VANCOUVER - In the midst of the heated debate over oil tankers off the coast of British Columbia, the federal environment minister has proposed improving the status of North Pacific humpback whales from threatened to "special concern."
The whales have played a starring role in the campaign against oil pipelines and opponents accused the federal government Tuesday of removing a hurdle to the proposed multibillion-dollar Northern Gateway (TSX:ENB) pipeline.
"What we're seeing is that the government is stripping the humpbacks of legal protection at the very time that the Enbridge pipeline and tankers project is posing a serious threat to their recovery and survival," said Caitlyn Vernon, of Sierra Club BC.
But the Committee on the Status of Endangered Wildlife in Canada, or COSEWIC, an independent group of scientists responsible for assessments, first recommended the improvement in status three years ago.
A federal official said the group was even asked to reconsider, to ensure the science was sound. Last fall, the recommendation again was to make the change.
"The decision that the government has made is based fundamentally on the scientific advice we got from COSEWIC," said Trevor Swerdfager, a biologist and assistant deputy minister of ecosystems and fisheries management operations at Fisheries and Oceans Canada.
The timing was not related to any outside projects or pressures, he said.
"We didn't take this out of context. We didn't ask COSEWIC to work in a different way. We didn't skew the results in any way, shape or form," he said.
COSEWIC reclassified the whales on its own list in May 2011. Provincially, they are a blue-listed species, which means they're "of special concern" and United States authorities are also considering upgrading its status for the whales.
After being hunted to near extinction in the early 20th century, biologists estimate the North Pacific population now consists of more than 18,000 animals, not including calves.
"We look at the scientific and biological information on extinction risk. That's really all we focus on," said Marty Leonard, committee chairwoman and a biologist at Dalhousie University.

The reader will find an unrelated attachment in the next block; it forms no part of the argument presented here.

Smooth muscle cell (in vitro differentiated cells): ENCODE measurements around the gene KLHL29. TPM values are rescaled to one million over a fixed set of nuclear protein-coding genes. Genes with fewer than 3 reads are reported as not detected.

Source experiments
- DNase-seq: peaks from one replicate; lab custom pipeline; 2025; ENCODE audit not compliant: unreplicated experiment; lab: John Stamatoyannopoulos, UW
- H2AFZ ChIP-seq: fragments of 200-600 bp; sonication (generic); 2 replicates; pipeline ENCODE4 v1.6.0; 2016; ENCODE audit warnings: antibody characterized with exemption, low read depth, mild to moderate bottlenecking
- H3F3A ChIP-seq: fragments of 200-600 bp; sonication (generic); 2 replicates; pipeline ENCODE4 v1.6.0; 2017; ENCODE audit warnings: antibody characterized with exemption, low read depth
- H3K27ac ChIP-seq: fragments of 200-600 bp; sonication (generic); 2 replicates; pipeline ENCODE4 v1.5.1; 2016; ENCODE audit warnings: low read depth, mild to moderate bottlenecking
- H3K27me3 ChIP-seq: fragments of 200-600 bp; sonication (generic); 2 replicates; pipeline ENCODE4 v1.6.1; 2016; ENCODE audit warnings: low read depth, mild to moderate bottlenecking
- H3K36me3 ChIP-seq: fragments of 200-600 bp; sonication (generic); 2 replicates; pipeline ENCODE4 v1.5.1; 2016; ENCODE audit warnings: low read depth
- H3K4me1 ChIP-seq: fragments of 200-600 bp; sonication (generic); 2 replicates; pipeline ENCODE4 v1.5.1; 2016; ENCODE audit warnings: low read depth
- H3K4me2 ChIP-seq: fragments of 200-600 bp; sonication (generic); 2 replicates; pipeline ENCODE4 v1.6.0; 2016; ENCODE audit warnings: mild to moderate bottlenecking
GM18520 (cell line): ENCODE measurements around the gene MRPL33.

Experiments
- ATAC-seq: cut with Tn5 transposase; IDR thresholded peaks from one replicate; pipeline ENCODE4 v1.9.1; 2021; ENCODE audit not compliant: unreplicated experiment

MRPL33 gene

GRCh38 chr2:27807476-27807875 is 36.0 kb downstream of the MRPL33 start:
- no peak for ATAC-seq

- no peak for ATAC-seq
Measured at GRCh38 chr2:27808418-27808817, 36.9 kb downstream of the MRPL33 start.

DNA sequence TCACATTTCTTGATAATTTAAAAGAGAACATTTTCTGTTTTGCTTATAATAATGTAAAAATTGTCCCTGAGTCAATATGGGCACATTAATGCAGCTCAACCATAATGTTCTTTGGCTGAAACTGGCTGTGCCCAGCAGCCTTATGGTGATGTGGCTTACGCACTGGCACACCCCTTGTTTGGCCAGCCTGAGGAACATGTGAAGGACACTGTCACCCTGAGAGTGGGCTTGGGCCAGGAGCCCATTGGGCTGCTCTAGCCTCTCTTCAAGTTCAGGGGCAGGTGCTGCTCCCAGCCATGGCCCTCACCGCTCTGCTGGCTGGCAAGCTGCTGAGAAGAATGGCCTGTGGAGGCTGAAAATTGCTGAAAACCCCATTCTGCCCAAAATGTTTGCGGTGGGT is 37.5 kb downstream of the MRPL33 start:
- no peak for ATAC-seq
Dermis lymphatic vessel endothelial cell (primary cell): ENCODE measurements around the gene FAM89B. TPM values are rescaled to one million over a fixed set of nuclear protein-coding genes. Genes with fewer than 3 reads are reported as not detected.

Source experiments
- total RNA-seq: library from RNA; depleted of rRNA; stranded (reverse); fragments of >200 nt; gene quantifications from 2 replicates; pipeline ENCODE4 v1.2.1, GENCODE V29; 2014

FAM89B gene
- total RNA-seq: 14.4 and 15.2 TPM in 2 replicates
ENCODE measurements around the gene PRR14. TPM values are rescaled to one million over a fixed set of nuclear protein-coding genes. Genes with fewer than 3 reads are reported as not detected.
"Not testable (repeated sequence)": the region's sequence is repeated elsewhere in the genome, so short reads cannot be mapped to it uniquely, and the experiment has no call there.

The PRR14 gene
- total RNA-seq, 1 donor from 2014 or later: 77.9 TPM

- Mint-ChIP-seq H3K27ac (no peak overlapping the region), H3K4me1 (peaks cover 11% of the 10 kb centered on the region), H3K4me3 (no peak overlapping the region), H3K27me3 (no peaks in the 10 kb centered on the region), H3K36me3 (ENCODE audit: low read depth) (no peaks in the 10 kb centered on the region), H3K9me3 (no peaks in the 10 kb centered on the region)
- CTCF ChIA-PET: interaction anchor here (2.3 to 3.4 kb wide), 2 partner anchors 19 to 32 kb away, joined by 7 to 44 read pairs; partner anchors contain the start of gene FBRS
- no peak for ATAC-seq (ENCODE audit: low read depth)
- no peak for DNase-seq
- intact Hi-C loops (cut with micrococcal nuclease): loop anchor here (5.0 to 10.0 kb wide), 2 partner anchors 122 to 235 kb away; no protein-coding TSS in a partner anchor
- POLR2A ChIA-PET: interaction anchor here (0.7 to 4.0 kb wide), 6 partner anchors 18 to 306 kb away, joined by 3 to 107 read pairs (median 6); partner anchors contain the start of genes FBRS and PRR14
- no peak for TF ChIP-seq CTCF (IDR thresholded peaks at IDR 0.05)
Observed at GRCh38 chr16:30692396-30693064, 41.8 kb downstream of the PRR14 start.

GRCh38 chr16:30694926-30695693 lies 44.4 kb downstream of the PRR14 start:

Biologist and committee member Randall Reeves said the marine mammals panel did a rigorous review of the science.
"We have a responsibility as scientists and conservationists to call things as we see them, and this includes not only flagging situations where a species or population is at increased risk from human activities, but also acknowledging when (all too rarely) a wildlife population's condition is holding its own or improving," he wrote in an email from Asia, where he is currently conducting research.
Special concern is still a risk category, and the committee said that while the population is increasing, the whales have not returned to pre-whaling levels.
And the whales still face threats from ship strikes and entanglement in fishing gear.
The Pacific humpback was central to a lawsuit brought against the federal government by B.C. environmental groups trying to force it to abide by the Species At Risk legislation.
In February, a Federal Court judge issued a damning decision that found the environment minister and the fisheries minister both broke the law by failing to abide by the Species at Risk Act.
It is also one of the reasons environmental groups have cited in asking the Federal Court to overturn a federal review panel recommendation in favour of the Northern Gateway project.
The reclassification would remove the legal obligation under the Species at Risk Act for the federal government to identify and protect critical humpback habitat.
But as a species of special concern, there remain protections under the Fisheries Act, Swerdfager said. Fisheries and Oceans must also come up with a management plan within three years.
"This is actually a bit of good news. We've got a species that is on a positive trend, population-wise. It's not often that we're in position to say actually, we've made some progress," he said.